January 21, 1988 | Executive Memorandum on Latin America
A U.S. RESPONSE TO THE SANDINISTAS' NEW PROMISESI le key lesson from last week's meeting of the five - Central American leaders in San Jose, Costa Rica, is that United States assistance to Nicaragua's Democratic Resistance forces is essential to a democratic Nicaragua. Without strong military pressure f r om these forces, popularly known as the Contras, the ruling Sandinistas would not have agreed to face to face negotiations with them.. Only continued Resistance pressure can assure that the Sandinistas really will go to the bargaining table, really will b argain, and really will keep their promises.: So far Resistance pressure has forced the Sandinistas to promise to lift the six-year-old state of emergency and to grant a limited amnesty for political prisoners. Tactic to Halt U.S. AidL Sandinista motives, of course,, are suspect. Their objective almost surely is to stop new U.S. aid to the Resistance. And their unanticipated promises in Costa Rica clearly are designed to :give those- members of Congress who are against Contra aid an excuse to oppose renewe d assistance. The Sandinistas' promises are designed to present an image of flexibility and reasonableness while making few substantive moves toward democracy. The state of emergency, for example, which suspended a number of political and civil rights, can be reimposed at any moment. Political activity, in any case, can be controlled easily by the Sandinistas through their broadly worded public security law. The amnesty promise, meanwhile, is not a true amnesty. It excludes many -of the approximately 9,000 political prisoners and requires that the freed prisoners, leave Nicaragua. Talks with the Nicaraguan Resistance, as proposed by the Sandinistas, would be restricted to technical matters and would not address the political core: of the differences that ha ve engulfed Nicaragua in civil war. Nor do the Sandinista, promises cover Soviet involvement in Nicaragua. A particularly bad omen is that at the very moment when the Sandinistas were trying to appear reasonable and conciliatory,. they were jailing seven l eaders of the opposition and five more later, including - a senior editor of the opposition newspaper La Prensa, as they returned to Nicaragua. All of them apparently have now been released as a consequence of strong international protests.
Contra Battl efield Success. If the Sandinistas have become more reasonable, it is certainly not because they suddenly discovered the virtues of democracy. After all, the Sandinistas have had eight years to initiate a democratic system. The Sandinistas' action last we e k was forced on them by the Resistance's military perseverance and gains. The Sandinistas have not been able to defeat the Resistance in the battlefield. On the contrary, since U.S. support for the Resistance was renewed in 1986, the Nicaraguan freedom fi g hters have achieved significant military successes. These include: the attack on the gold mines of Zelaya in central Nicaragua last December, where more than 5,000 freedom fighters converged from different areas of the country to carry out a sophisticated military operation; shooting down more than 30 Soviet-made aircrafts; the ability to operate in an area that covers 60 percent of the Nicaraguan territory; building a large base of popular support in the countryside; and, according to a Costa Rican affili a te of Gallup International, Consultoria Interdisciplinaria en Desarrollo S.A., winning support from an impressive majority of the people of Central America. The Sandinistas, who have had to break their- vow never to talk to the Resistance, in effect have recognized the Nicaraguan Resistance as a legitimate counterpart in the Nicaraguan civil war.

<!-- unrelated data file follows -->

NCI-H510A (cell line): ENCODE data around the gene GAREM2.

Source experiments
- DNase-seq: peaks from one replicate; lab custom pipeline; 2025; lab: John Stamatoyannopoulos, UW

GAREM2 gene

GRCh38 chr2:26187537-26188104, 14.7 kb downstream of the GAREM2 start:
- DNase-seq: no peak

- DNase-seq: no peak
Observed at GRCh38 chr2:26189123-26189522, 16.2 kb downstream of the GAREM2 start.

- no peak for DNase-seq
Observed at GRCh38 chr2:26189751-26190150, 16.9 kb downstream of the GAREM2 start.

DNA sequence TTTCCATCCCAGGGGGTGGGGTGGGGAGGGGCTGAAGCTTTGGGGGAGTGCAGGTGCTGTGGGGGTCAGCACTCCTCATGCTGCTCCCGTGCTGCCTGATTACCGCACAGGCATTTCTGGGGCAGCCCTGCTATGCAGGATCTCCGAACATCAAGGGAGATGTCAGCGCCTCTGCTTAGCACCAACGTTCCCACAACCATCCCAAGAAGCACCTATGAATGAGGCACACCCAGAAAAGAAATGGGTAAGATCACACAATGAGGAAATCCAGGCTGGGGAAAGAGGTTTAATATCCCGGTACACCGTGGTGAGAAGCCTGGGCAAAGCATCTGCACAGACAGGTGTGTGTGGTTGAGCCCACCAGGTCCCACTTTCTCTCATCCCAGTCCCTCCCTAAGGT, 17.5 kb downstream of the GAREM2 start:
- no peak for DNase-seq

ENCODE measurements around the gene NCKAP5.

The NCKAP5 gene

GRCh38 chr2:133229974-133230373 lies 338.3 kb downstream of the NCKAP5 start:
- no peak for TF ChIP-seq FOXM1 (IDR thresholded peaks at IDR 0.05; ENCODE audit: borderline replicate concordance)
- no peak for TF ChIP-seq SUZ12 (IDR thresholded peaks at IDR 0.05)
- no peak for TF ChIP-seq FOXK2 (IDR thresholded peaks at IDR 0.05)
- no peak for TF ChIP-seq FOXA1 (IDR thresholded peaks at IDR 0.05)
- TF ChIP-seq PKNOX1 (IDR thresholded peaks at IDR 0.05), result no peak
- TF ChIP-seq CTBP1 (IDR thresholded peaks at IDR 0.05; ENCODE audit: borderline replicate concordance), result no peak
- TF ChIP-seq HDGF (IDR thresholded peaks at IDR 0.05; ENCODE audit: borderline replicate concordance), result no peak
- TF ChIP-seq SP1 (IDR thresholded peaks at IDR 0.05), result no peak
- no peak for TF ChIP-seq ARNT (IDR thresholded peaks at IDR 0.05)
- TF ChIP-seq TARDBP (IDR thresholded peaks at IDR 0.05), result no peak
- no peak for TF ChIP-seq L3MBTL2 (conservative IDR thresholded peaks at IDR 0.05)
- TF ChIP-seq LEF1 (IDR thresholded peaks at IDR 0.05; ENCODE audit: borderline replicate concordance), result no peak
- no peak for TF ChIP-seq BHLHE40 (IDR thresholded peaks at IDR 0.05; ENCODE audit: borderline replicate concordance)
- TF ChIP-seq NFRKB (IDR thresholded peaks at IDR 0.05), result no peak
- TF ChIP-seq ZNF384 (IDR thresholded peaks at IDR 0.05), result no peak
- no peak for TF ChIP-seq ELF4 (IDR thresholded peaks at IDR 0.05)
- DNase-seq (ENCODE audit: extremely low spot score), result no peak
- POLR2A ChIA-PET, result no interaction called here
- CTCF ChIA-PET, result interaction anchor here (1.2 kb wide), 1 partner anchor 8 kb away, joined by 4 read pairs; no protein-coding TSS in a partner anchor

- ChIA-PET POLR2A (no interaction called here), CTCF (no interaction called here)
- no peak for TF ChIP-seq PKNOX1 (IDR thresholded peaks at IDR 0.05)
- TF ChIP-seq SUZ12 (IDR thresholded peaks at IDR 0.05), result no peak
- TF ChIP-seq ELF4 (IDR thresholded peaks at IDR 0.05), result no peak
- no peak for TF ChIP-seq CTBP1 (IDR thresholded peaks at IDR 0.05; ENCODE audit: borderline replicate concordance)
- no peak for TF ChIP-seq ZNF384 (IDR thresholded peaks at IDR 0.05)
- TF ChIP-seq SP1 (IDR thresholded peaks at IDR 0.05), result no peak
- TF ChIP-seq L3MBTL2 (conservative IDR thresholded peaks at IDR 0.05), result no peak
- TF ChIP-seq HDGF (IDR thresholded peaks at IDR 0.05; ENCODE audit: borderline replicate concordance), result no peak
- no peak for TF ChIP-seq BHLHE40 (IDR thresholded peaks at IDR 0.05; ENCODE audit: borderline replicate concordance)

To ensure that the Sandinistas are forced to keep their -promises, the Resistance needs continued U.S. aid. Without this aid, the Resistance would dissolve. The p olitical opposition inside Nicaragua then v)ould be demoralized and lose any chance of gaining power. After all, the Sandinistas already have announced -that even were they to lose an election, they would not relinquish power.
Testing Sandinista Sincerity . A collapsed Resistance would free Nicaragua to continue its efforts to undermine its Central American neighbors. It is because of' these efforts that Congress in the past voted to fund the Resistance. Of the Sandinistas' ability to overrun their neighbo r s there is little doubt. A high ranking Sandinista official, Major Roger Miranda Bengoechea, who defected in October 1987, revealed, among other things, that the Sandinistas intend to build an army and militia totalling 500,000 men. This later was confirm ed by Nicaraguan Minister of Defense Humberto Ortega.
The sincerity of last week's Sandinista promises should be tested. The test, however, must last at least a year--long enough for the Sandinistas to deliver what they promised. In the meantime, the U.S. must continue to aid the Nicaraguan Democratic Resistance. Only the pressure they mount on the Sandinistas can assure the restoration of peace in Central America, and democracy and independence in Nicaragua.
Jorge Salaverry Policy AnalystF or further information: "Sandinistas' sham," e@litoriaL 7he Miami Herald, January 19, 1988. Jorge Salaverry, "Contras Score Military Gains Inside Nicaragua," Heritage Foundation Executive Memorandum No. 174, August 31, 1987.